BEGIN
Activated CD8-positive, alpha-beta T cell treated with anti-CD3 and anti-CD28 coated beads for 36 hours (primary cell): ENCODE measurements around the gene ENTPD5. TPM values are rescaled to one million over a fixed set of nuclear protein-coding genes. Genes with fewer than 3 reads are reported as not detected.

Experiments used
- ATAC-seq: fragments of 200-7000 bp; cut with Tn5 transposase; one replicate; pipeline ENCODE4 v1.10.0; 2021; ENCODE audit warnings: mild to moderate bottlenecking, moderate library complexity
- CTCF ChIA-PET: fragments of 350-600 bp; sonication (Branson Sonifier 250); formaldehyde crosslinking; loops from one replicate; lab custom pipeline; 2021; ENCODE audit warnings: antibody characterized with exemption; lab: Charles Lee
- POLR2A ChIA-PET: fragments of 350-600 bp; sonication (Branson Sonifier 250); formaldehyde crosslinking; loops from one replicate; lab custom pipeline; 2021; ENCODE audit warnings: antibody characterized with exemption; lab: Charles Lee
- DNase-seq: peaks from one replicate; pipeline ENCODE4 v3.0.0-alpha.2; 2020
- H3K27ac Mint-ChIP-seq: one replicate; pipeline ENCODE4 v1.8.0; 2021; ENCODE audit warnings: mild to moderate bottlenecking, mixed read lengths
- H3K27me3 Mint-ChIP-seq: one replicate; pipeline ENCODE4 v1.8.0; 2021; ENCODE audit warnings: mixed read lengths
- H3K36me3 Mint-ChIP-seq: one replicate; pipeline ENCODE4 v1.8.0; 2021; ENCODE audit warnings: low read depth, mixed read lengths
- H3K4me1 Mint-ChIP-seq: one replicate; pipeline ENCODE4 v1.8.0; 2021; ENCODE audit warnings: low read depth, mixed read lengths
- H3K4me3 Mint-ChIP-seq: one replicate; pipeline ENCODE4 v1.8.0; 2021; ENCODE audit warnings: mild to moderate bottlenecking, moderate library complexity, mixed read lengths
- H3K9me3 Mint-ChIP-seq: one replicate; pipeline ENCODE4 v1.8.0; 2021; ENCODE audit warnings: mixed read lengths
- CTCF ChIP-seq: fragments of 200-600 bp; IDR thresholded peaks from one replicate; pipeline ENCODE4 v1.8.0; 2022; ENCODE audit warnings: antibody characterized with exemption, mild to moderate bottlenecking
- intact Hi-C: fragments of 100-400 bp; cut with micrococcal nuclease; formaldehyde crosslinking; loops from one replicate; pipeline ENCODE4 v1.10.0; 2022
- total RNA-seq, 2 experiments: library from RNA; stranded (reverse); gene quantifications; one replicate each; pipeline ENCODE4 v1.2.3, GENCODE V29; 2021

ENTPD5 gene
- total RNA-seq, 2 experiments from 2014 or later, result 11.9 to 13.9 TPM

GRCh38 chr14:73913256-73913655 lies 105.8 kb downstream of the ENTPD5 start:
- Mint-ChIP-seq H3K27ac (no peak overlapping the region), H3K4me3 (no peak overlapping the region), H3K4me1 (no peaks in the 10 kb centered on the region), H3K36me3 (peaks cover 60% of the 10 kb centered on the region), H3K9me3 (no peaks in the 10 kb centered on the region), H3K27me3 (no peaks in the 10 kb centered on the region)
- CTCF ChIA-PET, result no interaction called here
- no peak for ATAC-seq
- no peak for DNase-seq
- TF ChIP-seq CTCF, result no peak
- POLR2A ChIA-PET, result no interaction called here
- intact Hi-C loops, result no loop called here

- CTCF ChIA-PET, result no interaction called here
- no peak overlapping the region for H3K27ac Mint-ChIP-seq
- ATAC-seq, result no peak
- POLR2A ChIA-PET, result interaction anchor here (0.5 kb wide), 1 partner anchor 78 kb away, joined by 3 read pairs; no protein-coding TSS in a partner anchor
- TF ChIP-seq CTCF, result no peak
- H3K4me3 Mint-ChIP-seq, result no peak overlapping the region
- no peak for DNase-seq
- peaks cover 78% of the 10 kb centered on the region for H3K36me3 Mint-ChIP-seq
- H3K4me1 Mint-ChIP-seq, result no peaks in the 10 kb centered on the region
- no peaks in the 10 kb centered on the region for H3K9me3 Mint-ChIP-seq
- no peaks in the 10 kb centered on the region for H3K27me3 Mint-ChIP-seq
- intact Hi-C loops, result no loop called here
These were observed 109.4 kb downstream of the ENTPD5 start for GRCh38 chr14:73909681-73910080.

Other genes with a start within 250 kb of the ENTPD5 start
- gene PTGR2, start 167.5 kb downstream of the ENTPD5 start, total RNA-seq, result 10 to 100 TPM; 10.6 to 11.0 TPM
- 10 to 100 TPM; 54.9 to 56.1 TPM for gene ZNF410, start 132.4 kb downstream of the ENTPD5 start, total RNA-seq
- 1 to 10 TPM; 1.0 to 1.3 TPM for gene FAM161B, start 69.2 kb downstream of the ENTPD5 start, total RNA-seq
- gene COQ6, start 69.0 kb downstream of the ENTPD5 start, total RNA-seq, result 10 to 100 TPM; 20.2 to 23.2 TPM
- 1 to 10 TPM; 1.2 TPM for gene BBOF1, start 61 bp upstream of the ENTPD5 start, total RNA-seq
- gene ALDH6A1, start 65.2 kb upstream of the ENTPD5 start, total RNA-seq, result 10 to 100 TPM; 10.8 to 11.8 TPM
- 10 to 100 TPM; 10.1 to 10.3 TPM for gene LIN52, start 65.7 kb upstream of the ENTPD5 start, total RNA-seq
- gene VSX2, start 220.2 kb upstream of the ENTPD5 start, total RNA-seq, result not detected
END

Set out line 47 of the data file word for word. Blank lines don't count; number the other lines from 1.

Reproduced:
- gene VSX2, start 220.2 kb upstream of the ENTPD5 start, total RNA-seq, result not detected